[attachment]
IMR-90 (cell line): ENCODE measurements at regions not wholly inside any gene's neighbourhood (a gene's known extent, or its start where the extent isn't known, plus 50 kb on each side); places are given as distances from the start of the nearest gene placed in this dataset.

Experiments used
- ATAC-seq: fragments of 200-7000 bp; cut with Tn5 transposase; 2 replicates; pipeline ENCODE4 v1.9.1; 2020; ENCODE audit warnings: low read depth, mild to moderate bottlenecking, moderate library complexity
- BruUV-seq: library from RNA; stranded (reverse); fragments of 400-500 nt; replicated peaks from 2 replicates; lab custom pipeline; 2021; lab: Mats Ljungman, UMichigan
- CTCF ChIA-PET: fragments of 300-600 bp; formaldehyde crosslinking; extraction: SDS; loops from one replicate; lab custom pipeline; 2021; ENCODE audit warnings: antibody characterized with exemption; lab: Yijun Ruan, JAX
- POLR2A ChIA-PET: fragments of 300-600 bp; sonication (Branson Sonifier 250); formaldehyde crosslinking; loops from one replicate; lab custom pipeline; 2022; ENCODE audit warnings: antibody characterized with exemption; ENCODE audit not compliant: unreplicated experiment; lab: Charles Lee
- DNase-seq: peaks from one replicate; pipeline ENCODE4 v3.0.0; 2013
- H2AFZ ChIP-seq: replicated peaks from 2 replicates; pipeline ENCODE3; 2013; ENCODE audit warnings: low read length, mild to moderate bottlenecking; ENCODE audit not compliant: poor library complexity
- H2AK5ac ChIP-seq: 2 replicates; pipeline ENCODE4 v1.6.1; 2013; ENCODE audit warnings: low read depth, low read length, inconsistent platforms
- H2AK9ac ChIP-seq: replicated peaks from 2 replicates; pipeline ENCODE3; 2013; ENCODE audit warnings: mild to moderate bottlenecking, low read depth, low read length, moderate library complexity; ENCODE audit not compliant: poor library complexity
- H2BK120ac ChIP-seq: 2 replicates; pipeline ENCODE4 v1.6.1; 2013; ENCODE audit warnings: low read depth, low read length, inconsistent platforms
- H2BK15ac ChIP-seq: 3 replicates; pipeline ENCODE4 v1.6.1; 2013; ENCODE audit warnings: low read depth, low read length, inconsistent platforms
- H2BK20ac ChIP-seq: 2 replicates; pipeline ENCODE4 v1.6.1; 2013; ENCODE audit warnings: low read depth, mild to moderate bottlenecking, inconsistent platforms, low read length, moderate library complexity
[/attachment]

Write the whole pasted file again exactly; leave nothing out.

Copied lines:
IMR-90 (cell line): ENCODE measurements at regions not wholly inside any gene's neighbourhood (a gene's known extent, or its start where the extent isn't known, plus 50 kb on each side); places are given as distances from the start of the nearest gene placed in this dataset.

Experiments used
- ATAC-seq: fragments of 200-7000 bp; cut with Tn5 transposase; 2 replicates; pipeline ENCODE4 v1.9.1; 2020; ENCODE audit warnings: low read depth, mild to moderate bottlenecking, moderate library complexity
- BruUV-seq: library from RNA; stranded (reverse); fragments of 400-500 nt; replicated peaks from 2 replicates; lab custom pipeline; 2021; lab: Mats Ljungman, UMichigan
- CTCF ChIA-PET: fragments of 300-600 bp; formaldehyde crosslinking; extraction: SDS; loops from one replicate; lab custom pipeline; 2021; ENCODE audit warnings: antibody characterized with exemption; lab: Yijun Ruan, JAX
- POLR2A ChIA-PET: fragments of 300-600 bp; sonication (Branson Sonifier 250); formaldehyde crosslinking; loops from one replicate; lab custom pipeline; 2022; ENCODE audit warnings: antibody characterized with exemption; ENCODE audit not compliant: unreplicated experiment; lab: Charles Lee
- DNase-seq: peaks from one replicate; pipeline ENCODE4 v3.0.0; 2013
- H2AFZ ChIP-seq: replicated peaks from 2 replicates; pipeline ENCODE3; 2013; ENCODE audit warnings: low read length, mild to moderate bottlenecking; ENCODE audit not compliant: poor library complexity
- H2AK5ac ChIP-seq: 2 replicates; pipeline ENCODE4 v1.6.1; 2013; ENCODE audit warnings: low read depth, low read length, inconsistent platforms
- H2AK9ac ChIP-seq: replicated peaks from 2 replicates; pipeline ENCODE3; 2013; ENCODE audit warnings: mild to moderate bottlenecking, low read depth, low read length, moderate library complexity; ENCODE audit not compliant: poor library complexity
- H2BK120ac ChIP-seq: 2 replicates; pipeline ENCODE4 v1.6.1; 2013; ENCODE audit warnings: low read depth, low read length, inconsistent platforms
- H2BK15ac ChIP-seq: 3 replicates; pipeline ENCODE4 v1.6.1; 2013; ENCODE audit warnings: low read depth, low read length, inconsistent platforms
- H2BK20ac ChIP-seq: 2 replicates; pipeline ENCODE4 v1.6.1; 2013; ENCODE audit warnings: low read depth, mild to moderate bottlenecking, inconsistent platforms, low read length, moderate library complexity